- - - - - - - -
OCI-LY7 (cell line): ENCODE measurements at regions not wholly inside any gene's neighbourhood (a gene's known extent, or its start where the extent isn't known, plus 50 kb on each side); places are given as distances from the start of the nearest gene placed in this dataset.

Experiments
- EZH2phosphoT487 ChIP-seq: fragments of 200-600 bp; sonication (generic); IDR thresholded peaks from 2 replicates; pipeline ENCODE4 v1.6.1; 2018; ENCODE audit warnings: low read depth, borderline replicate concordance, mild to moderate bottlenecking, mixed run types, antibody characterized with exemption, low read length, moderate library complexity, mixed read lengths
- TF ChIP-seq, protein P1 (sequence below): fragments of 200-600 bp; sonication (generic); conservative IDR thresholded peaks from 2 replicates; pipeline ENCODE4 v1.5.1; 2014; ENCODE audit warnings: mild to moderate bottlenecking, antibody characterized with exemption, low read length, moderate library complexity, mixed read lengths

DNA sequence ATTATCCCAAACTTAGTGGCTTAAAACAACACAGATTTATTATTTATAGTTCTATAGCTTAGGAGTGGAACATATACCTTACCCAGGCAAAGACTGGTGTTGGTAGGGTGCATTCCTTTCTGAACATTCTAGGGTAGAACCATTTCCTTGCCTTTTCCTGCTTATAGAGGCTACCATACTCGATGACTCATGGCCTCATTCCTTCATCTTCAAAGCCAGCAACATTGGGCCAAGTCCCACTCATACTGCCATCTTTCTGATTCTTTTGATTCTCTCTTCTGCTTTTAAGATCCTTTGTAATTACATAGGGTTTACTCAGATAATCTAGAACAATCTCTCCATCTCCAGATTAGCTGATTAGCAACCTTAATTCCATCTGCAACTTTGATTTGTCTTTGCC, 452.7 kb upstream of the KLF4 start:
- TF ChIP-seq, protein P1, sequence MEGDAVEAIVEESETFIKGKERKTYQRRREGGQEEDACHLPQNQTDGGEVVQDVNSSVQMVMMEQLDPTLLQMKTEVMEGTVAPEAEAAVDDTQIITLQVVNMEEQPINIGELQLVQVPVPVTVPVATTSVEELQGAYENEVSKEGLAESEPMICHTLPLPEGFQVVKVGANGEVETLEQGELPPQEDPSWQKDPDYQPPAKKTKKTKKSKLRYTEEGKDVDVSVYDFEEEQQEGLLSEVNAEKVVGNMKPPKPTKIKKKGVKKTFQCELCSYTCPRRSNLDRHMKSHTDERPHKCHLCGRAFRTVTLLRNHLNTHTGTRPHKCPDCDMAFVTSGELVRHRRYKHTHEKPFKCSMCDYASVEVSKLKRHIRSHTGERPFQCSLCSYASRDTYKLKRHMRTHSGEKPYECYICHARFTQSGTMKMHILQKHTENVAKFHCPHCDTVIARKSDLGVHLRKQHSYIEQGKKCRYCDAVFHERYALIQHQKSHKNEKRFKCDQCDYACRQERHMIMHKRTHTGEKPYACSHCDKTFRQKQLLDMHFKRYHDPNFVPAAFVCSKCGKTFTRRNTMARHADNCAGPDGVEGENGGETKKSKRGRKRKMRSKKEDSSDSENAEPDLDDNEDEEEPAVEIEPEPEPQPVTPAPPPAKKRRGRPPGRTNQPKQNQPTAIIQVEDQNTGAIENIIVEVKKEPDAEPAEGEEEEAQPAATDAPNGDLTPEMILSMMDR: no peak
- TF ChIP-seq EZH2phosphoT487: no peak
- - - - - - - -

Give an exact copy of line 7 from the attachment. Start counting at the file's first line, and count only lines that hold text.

- TF ChIP-seq EZH2phosphoT487: no peak